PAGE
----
The prevalence of lesbian, gay, bisexual, and transgender health education and training in emergency medicine residency programs: what do we know?Acad Emerg Med. 2014 May; 21(5):608-11.AE
The Institute of Medicine, The Joint Commission, and the U.S. Department of Health and Human Services all have recently highlighted the need for cultural competency and provider education on lesbian, gay, bisexual, and transgender (LGBT) health. Forty percent of LGBT patients cite lack of provider education as a barrier to care. Only a few hours of medical school curriculum are devoted to LGBT education, and little is known about LGBT graduate medical education.
The objective of this study was to perform a needs assessment to determine to what degree LGBT health is taught in emergency medicine (EM) residency programs and to determine whether program demographics affect inclusion of LGBT health topics.
An anonymous survey link was sent to EM residency program directors (PDs) via the Council of Emergency Medicine Residency Directors listserv. The 12-item descriptive survey asked the number of actual and desired hours of instruction on LGBT health in the past year. Perceived barriers to LGBT health education and program demographics were also sought.
There were 124 responses to the survey out of a potential response from 160 programs (response rate of 78%). Twenty-six percent of the respondents reported that they have ever presented a specific LGBT lecture, and 33% have incorporated topics affecting LGBT health in the didactic curriculum. EM programs presented anywhere from 0 to 8 hours on LGBT health, averaging 45 minutes of instruction in the past year (median = 0 minutes, interquartile range [IQR] = 0 to 60 minutes), and PDs support inclusion of anywhere from 0 to 10 hours of dedicated time to LGBT health, with an average of 2.2 hours (median = 2 hours, IQR = 1 to 3.5 hours) recommended. The majority of respondents have LGBT faculty (64.2%) and residents (56.2%) in their programs. The presence of LGBT faculty and previous LGBT education were associated with a greater number of desired hours on LGBT health.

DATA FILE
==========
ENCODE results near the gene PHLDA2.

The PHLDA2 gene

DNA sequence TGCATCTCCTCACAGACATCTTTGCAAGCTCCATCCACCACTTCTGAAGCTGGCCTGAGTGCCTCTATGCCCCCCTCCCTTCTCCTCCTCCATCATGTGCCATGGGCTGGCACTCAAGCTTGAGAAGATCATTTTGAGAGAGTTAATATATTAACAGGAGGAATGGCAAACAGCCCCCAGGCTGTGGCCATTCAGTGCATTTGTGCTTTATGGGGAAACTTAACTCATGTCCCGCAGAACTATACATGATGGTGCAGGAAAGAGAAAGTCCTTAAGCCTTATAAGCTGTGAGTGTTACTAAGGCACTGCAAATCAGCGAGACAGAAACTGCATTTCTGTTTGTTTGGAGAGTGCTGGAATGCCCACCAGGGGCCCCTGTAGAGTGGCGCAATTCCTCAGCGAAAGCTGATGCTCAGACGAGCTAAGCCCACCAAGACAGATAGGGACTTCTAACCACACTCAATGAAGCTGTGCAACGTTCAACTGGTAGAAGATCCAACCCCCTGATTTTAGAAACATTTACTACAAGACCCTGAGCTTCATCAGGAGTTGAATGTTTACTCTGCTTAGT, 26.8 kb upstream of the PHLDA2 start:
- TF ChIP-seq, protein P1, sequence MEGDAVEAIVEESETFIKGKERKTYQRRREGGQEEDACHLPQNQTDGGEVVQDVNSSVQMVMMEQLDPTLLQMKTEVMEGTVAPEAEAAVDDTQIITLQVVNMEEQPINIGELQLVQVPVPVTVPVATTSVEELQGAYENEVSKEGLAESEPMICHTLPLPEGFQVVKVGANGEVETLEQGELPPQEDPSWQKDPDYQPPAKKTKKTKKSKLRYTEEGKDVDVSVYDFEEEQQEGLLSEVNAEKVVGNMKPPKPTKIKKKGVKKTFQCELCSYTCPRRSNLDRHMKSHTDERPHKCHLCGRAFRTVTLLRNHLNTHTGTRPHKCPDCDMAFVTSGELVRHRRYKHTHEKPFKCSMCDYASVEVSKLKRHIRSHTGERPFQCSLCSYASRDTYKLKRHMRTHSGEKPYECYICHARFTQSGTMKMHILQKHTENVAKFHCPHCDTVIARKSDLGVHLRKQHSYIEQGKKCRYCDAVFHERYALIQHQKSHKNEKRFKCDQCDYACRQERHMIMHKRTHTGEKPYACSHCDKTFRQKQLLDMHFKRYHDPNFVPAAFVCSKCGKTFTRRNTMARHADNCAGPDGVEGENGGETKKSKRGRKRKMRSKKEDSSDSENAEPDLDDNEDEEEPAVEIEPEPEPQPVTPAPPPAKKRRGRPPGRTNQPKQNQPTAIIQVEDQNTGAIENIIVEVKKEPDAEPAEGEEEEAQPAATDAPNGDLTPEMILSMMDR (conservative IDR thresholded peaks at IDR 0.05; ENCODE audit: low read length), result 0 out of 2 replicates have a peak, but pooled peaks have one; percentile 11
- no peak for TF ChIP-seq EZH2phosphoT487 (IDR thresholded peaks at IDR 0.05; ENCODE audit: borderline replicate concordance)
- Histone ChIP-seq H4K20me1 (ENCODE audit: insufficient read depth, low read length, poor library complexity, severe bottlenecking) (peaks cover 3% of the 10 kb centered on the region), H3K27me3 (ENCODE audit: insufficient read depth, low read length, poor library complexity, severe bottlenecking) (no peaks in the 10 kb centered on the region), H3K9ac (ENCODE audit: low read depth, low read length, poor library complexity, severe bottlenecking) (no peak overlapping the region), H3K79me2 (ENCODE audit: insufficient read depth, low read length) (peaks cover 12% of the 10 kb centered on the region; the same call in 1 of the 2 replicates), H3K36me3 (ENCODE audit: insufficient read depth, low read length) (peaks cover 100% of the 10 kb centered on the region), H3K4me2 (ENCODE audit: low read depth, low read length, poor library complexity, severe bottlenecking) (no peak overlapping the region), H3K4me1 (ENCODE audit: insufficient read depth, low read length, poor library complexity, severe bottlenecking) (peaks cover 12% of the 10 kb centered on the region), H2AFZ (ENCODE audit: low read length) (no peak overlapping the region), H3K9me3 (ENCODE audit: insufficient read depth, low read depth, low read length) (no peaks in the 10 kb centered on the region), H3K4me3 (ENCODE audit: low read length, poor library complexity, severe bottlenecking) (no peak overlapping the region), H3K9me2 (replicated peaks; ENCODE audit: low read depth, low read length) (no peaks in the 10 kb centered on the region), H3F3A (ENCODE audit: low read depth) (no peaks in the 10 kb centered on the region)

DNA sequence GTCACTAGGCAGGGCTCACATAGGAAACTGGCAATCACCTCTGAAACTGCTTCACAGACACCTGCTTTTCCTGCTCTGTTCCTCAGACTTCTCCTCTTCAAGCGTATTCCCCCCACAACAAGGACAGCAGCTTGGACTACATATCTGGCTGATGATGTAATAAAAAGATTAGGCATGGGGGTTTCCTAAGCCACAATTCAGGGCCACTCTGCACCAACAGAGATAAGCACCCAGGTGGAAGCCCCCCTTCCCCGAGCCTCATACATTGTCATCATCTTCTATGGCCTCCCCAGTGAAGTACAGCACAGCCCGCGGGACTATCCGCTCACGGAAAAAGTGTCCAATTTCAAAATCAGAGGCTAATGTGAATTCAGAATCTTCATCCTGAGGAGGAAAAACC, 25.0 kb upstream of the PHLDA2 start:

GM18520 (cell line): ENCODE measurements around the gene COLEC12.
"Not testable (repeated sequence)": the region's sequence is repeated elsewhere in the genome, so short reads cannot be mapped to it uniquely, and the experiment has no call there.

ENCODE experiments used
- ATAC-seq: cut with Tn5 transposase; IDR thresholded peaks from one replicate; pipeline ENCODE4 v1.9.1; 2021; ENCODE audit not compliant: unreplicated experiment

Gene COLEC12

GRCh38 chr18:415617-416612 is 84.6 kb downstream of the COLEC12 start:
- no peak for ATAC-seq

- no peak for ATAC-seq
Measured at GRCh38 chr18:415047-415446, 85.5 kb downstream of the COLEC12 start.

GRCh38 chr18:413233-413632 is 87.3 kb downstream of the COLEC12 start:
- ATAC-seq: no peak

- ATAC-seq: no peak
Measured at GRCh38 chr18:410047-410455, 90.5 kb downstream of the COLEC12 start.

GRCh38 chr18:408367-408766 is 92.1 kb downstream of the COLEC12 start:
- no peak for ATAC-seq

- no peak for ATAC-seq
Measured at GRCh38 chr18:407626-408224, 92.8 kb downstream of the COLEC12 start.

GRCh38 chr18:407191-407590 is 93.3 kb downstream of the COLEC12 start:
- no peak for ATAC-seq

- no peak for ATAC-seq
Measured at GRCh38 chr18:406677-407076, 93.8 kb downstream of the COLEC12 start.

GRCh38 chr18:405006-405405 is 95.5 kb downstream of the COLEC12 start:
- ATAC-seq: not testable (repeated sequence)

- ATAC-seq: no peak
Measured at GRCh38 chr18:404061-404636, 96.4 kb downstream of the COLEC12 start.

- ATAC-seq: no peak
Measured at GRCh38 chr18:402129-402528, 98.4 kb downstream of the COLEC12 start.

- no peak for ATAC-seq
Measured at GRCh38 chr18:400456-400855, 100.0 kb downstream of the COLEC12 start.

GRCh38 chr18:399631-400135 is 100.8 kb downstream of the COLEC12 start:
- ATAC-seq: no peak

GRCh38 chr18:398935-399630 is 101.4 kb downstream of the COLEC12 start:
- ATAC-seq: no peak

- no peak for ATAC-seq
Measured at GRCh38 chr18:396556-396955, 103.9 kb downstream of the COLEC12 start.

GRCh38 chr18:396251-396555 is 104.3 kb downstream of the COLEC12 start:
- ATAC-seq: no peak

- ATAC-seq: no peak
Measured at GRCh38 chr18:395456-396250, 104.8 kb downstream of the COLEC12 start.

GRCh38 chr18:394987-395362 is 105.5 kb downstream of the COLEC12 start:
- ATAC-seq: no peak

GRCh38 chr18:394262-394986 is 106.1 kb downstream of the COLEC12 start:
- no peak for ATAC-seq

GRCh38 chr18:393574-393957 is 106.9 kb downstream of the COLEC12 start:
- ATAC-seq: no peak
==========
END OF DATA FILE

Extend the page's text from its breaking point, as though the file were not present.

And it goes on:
The majority of EM residency programs have not presented curricula specific to LGBT health, although PDs desire inclusion of these topics. Further curriculum development is needed to better serve LGBT patients.